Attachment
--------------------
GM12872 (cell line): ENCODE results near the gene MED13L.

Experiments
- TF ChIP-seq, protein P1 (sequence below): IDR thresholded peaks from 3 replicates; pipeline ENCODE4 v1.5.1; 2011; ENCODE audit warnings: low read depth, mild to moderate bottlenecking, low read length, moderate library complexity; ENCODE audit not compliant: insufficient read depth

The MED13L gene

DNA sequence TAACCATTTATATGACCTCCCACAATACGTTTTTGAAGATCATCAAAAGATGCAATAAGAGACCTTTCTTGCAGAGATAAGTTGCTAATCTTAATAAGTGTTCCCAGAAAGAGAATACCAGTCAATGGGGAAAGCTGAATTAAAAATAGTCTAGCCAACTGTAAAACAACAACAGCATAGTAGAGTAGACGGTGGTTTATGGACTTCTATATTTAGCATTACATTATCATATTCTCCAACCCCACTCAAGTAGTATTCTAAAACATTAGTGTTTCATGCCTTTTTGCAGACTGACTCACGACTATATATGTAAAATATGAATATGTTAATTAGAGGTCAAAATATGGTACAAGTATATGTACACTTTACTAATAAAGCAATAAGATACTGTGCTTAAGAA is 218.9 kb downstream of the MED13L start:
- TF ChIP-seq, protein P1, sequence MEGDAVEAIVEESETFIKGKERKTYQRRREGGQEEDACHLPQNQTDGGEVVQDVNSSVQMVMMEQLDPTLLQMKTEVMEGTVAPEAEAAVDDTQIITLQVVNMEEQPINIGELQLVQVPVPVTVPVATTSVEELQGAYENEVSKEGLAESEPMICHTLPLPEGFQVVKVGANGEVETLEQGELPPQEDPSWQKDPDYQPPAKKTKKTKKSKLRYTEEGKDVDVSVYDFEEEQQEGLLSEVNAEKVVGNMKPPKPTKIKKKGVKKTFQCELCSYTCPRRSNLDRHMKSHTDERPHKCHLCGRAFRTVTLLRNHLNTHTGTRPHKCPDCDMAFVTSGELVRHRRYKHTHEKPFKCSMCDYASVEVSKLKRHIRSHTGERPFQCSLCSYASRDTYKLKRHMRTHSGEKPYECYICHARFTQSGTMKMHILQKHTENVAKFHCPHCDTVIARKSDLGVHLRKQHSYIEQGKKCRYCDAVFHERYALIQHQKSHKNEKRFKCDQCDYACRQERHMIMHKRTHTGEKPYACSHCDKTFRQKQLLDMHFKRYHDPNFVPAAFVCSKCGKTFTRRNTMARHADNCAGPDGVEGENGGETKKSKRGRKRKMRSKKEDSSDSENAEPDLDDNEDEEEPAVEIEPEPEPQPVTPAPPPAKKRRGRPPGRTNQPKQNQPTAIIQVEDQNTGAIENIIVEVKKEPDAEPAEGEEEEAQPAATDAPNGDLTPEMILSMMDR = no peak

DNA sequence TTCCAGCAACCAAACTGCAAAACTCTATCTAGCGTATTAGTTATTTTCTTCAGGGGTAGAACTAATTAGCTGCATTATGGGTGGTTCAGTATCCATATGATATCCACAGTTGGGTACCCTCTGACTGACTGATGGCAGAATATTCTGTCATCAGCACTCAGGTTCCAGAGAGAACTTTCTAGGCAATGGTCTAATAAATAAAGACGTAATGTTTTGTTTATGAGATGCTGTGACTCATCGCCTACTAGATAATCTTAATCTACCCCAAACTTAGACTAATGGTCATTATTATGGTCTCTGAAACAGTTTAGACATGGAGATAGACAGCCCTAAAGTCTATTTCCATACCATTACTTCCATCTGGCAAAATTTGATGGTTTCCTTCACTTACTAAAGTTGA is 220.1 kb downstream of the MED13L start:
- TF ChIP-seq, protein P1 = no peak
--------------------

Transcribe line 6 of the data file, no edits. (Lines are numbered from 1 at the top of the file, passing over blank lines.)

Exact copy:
- TF ChIP-seq, protein P1, sequence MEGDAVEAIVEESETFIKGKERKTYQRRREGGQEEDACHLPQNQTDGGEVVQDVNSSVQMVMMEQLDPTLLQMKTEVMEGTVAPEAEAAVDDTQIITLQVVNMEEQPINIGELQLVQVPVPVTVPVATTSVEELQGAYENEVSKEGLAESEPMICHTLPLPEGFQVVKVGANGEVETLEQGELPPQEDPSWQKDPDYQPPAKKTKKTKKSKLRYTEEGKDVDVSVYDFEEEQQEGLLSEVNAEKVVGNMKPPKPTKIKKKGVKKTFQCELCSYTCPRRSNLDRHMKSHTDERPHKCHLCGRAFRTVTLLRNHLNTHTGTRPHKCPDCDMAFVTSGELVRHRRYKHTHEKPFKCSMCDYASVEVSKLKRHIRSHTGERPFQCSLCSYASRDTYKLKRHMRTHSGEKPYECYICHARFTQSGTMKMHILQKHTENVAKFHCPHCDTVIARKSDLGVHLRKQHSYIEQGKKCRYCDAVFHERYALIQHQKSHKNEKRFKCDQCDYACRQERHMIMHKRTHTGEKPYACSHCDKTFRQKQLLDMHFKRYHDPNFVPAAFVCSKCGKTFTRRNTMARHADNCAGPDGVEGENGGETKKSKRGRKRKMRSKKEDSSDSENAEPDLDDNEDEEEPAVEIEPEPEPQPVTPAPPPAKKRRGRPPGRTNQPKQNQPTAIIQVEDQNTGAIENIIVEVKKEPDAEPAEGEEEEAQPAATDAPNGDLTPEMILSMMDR = no peak